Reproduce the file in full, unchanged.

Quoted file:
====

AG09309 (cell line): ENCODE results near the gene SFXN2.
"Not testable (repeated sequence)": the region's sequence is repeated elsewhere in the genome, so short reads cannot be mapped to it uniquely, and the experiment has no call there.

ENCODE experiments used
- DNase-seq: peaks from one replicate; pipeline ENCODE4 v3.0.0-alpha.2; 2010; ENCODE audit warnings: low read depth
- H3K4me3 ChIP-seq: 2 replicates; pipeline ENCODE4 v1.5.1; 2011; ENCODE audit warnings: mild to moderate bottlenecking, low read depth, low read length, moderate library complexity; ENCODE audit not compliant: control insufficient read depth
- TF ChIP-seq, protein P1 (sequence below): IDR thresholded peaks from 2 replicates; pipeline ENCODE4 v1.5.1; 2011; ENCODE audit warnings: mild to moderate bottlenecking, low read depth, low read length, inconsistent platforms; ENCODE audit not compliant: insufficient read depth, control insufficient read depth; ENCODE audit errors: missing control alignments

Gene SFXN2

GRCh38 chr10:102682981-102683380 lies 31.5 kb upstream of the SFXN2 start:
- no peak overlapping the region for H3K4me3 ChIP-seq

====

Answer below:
AG09309 (cell line): ENCODE results near the gene SFXN2.
"Not testable (repeated sequence)": the region's sequence is repeated elsewhere in the genome, so short reads cannot be mapped to it uniquely, and the experiment has no call there.

ENCODE experiments used
- DNase-seq: peaks from one replicate; pipeline ENCODE4 v3.0.0-alpha.2; 2010; ENCODE audit warnings: low read depth
- H3K4me3 ChIP-seq: 2 replicates; pipeline ENCODE4 v1.5.1; 2011; ENCODE audit warnings: mild to moderate bottlenecking, low read depth, low read length, moderate library complexity; ENCODE audit not compliant: control insufficient read depth
- TF ChIP-seq, protein P1 (sequence below): IDR thresholded peaks from 2 replicates; pipeline ENCODE4 v1.5.1; 2011; ENCODE audit warnings: mild to moderate bottlenecking, low read depth, low read length, inconsistent platforms; ENCODE audit not compliant: insufficient read depth, control insufficient read depth; ENCODE audit errors: missing control alignments

Gene SFXN2

GRCh38 chr10:102682981-102683380 lies 31.5 kb upstream of the SFXN2 start:
- no peak overlapping the region for H3K4me3 ChIP-seq